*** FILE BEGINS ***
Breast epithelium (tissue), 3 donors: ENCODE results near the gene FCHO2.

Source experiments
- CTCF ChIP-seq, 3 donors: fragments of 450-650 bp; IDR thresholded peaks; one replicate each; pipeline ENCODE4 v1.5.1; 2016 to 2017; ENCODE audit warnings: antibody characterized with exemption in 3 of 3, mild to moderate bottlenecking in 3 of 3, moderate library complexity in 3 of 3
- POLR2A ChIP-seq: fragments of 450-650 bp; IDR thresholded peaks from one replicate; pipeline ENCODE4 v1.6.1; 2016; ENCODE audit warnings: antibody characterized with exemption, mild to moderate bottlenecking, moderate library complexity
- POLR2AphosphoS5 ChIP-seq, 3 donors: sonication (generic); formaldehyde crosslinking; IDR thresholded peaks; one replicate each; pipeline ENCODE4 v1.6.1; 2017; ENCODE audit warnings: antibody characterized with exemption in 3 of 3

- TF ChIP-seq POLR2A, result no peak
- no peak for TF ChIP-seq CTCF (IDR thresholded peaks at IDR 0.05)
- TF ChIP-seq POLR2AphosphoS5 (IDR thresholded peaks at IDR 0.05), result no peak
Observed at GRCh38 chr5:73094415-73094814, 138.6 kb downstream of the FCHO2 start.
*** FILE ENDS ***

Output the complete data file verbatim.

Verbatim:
Breast epithelium (tissue), 3 donors: ENCODE results near the gene FCHO2.

Source experiments
- CTCF ChIP-seq, 3 donors: fragments of 450-650 bp; IDR thresholded peaks; one replicate each; pipeline ENCODE4 v1.5.1; 2016 to 2017; ENCODE audit warnings: antibody characterized with exemption in 3 of 3, mild to moderate bottlenecking in 3 of 3, moderate library complexity in 3 of 3
- POLR2A ChIP-seq: fragments of 450-650 bp; IDR thresholded peaks from one replicate; pipeline ENCODE4 v1.6.1; 2016; ENCODE audit warnings: antibody characterized with exemption, mild to moderate bottlenecking, moderate library complexity
- POLR2AphosphoS5 ChIP-seq, 3 donors: sonication (generic); formaldehyde crosslinking; IDR thresholded peaks; one replicate each; pipeline ENCODE4 v1.6.1; 2017; ENCODE audit warnings: antibody characterized with exemption in 3 of 3

- TF ChIP-seq POLR2A, result no peak
- no peak for TF ChIP-seq CTCF (IDR thresholded peaks at IDR 0.05)
- TF ChIP-seq POLR2AphosphoS5 (IDR thresholded peaks at IDR 0.05), result no peak
Observed at GRCh38 chr5:73094415-73094814, 138.6 kb downstream of the FCHO2 start.